Kim Beazley’s policy platform was so Whitlamesque that News Ltd papers backed Howard – the theory being that the economy would perform much better under Howard’s tax reform package. Howard rang Daily Telegraph editor Col Allan two days after the election and said he’d won it for him with his election day front page splash: “LABOR SET TO SEIZE POWER” Two key western Sydney marginal seats were retained by the Opposition after this reverse psychology headline in which Col later told me he deliberately used the word seize to create the impression of Labor grabbing something they weren’t entitled to.
Allan and Piers Ackerman were both guests of Howard’s at his election thank you dinner in Woollahra, not far from Paul Keating’s $2.3 million mansion, a few nights later.
When you work as a section editor for Murdoch, you learn to second guess and anticipate his agenda and produce pages accordingly. So it would not necessarily be a directive from Lachlan that is driving the rabidly anti-Howard coverage in the Murdoch press. Everyone from Col Allan to Terry McCrann to The Australian’s editorial writers are joining in at the moment.
Howard’s Son Dragged Into Dispute
The story which most infuriated the PM was the Daily Telegraph’s January 18 front page headline “PM’s son in death house: Police probe university students’ party”. He spent an hour lecturing new Telegraph editor Steve Howard the following day but Howard the editor would just have been dutifully following riding instructions from Col Allan, who is now editor in chief.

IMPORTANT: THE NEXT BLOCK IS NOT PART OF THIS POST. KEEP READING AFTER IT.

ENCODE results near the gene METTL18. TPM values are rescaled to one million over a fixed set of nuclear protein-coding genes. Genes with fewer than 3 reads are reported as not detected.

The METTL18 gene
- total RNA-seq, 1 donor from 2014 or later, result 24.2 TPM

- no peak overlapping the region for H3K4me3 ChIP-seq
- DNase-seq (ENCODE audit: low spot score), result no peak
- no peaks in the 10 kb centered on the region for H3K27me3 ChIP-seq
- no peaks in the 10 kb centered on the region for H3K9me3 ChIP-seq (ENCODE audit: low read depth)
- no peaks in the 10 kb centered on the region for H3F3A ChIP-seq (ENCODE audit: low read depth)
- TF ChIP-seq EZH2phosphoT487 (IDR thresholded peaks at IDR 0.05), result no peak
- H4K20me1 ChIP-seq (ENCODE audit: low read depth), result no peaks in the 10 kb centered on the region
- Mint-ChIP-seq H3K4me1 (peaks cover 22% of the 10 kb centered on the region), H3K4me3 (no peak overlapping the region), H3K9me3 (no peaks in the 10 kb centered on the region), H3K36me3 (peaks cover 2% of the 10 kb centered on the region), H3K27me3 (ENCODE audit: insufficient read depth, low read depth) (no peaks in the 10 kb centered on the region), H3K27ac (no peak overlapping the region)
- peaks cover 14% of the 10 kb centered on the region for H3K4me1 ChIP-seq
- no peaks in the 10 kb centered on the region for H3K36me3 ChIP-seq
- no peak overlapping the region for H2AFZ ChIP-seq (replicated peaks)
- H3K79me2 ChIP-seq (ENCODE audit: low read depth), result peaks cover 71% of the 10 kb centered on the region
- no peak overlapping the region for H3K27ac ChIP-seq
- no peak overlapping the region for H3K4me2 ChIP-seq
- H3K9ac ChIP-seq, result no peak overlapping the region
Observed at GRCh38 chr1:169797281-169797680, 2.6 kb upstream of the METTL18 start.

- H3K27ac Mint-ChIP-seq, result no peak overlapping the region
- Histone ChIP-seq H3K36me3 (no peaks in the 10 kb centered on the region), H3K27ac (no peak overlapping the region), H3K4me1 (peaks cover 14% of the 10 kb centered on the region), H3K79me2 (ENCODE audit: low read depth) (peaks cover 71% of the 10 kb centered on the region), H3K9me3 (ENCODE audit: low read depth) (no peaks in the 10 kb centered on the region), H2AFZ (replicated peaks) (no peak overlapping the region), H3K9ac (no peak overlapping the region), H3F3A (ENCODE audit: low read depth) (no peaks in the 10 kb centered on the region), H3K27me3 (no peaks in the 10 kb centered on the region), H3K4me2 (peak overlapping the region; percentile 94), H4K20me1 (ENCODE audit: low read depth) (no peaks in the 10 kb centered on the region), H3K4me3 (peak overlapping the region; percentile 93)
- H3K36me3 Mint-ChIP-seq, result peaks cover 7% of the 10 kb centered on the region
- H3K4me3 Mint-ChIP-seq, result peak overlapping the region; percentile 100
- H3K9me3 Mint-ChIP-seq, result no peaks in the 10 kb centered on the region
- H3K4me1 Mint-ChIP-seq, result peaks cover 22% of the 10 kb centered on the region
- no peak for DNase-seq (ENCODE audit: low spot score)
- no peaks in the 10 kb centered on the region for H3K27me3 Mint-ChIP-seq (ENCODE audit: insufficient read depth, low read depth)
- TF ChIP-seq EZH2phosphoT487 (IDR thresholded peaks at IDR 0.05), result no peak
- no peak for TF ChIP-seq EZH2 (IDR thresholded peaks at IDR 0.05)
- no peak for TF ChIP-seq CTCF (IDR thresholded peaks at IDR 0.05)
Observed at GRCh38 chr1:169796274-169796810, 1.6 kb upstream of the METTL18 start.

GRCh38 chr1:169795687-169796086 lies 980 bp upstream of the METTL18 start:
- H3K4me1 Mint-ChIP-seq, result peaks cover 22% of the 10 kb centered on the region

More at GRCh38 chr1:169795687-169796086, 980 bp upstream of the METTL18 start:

The irony of this story is that it was a follow up of Channel Nine’s 6pm news the previous evening. Col is rabidly against following up television stories and is still running an almighty feud against Channel Nine in Sydney after Peter Stirling rubbished the Telegraph on The Footy Show.
Col made an exception with Deborah Cornwell’s “death party” story which Nine ran late in the bulletin and had held for several days. Interestingly, Nine also apparently underplayed the Howard connection. So while the Packer TV station treated the PM’s son with kid gloves, The Telegraph lifted its ban on doing television follow ups to give it the full treatment the next morning.